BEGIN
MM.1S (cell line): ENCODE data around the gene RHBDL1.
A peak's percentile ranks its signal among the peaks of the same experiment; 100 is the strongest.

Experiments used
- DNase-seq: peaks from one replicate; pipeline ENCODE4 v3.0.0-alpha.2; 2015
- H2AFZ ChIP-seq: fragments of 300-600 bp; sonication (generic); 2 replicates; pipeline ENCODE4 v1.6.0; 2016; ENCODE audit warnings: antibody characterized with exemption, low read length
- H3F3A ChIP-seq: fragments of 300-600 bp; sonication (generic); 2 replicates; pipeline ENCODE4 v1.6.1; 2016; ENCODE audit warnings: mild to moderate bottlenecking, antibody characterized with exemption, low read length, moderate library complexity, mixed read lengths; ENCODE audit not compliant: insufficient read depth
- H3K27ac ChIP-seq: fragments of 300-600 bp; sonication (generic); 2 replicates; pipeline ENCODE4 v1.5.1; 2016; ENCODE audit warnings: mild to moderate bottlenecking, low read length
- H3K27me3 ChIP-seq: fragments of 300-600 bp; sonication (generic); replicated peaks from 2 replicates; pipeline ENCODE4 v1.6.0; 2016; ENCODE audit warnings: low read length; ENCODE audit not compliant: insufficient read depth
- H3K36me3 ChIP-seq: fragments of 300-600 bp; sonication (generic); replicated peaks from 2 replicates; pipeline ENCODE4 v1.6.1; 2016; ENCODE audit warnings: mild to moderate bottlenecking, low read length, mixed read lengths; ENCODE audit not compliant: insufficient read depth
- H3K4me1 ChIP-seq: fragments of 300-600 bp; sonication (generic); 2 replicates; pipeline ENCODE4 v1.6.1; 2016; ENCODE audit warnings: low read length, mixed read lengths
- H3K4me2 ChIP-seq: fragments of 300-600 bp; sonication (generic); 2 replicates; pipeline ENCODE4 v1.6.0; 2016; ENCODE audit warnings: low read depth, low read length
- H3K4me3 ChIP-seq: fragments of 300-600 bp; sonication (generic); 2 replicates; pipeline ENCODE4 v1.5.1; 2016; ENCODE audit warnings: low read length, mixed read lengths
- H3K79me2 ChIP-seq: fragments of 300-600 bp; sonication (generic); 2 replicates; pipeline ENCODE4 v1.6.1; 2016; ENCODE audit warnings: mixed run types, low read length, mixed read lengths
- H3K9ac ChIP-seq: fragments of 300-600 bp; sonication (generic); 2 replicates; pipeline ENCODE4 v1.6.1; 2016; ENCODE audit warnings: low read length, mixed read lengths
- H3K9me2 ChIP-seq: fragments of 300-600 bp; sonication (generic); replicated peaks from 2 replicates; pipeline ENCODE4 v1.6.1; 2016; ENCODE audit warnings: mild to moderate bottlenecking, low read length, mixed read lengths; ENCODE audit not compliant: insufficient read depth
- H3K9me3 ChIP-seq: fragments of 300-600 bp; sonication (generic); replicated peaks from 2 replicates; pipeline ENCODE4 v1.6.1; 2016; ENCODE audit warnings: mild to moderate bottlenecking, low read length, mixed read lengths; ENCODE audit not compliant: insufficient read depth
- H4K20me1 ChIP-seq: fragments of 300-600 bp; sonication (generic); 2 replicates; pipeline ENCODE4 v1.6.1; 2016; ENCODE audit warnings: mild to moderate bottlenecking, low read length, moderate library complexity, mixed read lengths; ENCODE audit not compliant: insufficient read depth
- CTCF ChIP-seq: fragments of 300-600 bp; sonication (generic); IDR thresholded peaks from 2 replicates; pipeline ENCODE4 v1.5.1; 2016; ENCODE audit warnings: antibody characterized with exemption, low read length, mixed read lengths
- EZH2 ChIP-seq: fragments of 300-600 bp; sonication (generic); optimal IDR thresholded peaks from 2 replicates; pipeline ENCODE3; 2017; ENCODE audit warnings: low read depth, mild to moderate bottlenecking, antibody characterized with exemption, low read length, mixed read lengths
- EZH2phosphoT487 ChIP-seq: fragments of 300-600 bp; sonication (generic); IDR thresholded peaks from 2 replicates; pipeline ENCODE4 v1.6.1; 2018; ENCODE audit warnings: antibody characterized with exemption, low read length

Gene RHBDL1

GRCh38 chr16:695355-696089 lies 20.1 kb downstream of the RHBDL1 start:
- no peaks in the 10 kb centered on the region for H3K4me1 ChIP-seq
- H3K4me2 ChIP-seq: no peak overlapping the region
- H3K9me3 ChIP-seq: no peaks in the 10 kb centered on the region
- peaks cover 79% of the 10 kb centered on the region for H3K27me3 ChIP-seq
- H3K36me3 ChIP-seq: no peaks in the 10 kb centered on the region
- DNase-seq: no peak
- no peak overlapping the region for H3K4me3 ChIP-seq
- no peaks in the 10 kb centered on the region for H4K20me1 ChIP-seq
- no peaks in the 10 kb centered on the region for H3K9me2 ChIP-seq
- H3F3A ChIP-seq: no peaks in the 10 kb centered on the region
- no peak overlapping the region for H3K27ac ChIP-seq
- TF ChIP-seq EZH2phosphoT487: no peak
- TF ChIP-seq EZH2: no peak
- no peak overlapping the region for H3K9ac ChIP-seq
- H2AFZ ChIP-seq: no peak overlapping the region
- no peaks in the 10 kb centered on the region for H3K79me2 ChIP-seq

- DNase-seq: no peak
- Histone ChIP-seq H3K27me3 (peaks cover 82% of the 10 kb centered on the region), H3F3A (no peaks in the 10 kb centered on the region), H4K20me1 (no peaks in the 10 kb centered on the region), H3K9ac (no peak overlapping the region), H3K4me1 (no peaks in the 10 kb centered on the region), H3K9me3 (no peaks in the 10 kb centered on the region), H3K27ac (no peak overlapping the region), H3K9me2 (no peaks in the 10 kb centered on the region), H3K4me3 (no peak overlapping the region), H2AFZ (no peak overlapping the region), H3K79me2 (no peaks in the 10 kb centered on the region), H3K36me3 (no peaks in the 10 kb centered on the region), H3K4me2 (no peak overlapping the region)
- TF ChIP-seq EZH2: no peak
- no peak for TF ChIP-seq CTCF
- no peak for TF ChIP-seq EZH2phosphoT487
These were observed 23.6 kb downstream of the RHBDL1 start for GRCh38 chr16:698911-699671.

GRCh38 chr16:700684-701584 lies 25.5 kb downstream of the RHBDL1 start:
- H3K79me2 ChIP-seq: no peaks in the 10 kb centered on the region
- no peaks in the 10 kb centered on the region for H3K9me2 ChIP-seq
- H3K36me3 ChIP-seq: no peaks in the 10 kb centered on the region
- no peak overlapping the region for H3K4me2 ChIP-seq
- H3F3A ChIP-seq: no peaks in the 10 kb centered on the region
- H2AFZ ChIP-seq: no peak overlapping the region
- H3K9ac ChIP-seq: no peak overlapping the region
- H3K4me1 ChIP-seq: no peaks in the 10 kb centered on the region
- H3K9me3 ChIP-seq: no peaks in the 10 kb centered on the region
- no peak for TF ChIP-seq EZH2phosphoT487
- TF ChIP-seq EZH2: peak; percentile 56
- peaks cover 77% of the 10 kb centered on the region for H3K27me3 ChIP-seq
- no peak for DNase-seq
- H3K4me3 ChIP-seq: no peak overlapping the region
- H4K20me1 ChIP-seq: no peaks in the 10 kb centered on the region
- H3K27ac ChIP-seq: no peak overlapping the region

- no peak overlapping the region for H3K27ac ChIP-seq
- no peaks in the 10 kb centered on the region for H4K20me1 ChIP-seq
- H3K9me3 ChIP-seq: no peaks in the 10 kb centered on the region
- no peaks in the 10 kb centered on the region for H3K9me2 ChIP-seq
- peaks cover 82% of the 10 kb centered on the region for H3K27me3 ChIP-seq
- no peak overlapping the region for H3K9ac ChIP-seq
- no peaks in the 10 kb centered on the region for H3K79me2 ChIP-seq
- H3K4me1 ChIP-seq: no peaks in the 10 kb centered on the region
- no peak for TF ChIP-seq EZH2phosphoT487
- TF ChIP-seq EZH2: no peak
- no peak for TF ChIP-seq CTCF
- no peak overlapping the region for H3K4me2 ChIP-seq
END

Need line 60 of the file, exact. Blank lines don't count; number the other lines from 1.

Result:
- H4K20me1 ChIP-seq: no peaks in the 10 kb centered on the region